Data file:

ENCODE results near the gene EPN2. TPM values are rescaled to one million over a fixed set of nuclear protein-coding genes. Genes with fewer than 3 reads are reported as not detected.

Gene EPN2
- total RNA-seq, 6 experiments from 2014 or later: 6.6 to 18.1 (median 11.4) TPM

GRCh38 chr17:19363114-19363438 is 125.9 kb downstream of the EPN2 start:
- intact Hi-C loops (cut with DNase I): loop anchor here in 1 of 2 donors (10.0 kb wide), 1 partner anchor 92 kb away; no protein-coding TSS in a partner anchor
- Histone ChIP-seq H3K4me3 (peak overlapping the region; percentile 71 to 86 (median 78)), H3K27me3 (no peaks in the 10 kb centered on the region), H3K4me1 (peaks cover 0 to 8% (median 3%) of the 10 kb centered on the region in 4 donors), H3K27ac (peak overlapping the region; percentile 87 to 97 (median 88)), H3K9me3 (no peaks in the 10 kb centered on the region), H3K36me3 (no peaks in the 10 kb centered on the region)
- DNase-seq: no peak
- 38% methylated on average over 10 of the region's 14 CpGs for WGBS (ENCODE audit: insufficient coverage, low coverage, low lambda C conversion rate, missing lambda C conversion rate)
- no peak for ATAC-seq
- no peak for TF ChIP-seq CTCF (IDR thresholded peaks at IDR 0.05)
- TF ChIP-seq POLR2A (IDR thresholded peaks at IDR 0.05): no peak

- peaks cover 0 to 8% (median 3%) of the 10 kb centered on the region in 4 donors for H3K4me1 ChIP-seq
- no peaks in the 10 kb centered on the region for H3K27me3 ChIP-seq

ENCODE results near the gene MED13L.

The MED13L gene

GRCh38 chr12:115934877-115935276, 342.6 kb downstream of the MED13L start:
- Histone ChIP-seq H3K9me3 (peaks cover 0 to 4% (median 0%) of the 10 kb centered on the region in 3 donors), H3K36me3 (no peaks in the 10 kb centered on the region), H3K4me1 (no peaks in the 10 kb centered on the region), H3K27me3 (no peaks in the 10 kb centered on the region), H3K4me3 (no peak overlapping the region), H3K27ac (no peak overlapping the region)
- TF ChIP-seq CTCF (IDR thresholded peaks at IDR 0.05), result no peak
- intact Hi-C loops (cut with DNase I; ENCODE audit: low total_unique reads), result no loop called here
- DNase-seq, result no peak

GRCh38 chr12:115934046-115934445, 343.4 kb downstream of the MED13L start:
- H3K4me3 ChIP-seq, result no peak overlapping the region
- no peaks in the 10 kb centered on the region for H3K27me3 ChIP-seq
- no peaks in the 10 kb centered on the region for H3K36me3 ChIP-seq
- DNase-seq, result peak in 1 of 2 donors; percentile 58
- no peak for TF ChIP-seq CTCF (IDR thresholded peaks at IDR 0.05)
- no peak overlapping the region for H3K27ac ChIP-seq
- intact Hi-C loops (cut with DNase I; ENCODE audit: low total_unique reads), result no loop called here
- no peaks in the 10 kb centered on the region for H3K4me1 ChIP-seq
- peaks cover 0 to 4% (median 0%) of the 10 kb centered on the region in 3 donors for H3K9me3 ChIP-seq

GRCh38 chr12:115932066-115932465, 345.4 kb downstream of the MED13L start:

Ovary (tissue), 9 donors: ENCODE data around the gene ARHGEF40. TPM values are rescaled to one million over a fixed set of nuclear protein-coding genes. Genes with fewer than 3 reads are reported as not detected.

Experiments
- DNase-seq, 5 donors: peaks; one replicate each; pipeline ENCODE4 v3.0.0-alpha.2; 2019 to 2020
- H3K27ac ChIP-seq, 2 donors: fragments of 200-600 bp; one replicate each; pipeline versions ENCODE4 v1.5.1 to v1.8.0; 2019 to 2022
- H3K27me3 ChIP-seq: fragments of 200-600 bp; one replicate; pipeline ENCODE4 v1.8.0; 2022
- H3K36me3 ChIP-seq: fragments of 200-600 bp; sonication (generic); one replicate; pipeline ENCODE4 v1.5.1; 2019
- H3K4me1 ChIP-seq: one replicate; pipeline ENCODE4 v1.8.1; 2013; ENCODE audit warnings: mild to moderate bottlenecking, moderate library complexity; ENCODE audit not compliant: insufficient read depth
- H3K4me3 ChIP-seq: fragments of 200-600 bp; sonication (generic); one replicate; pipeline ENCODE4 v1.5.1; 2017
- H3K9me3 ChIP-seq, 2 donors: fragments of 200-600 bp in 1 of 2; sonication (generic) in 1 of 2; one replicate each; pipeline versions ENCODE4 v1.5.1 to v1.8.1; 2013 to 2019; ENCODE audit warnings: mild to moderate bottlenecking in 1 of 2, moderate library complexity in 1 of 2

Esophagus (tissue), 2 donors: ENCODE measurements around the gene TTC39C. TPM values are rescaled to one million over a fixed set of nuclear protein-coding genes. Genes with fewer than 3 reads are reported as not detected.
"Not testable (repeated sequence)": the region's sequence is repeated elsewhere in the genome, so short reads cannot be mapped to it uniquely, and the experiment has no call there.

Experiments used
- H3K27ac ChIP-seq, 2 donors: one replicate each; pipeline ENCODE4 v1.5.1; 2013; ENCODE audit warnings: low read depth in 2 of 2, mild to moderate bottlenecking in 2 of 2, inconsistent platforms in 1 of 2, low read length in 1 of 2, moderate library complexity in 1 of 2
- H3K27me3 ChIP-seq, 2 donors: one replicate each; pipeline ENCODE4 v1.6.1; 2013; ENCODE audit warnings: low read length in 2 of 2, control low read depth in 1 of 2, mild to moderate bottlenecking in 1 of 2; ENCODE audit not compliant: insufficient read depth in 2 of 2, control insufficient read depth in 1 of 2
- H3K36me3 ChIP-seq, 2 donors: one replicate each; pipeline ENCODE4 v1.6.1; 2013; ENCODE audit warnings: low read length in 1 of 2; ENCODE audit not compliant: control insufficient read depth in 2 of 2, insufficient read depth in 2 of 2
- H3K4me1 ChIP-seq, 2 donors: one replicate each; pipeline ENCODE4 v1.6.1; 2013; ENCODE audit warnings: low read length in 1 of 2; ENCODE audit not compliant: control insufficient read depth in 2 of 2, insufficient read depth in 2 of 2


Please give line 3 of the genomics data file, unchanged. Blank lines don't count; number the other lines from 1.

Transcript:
- total RNA-seq, 6 experiments from 2014 or later: 6.6 to 18.1 (median 11.4) TPM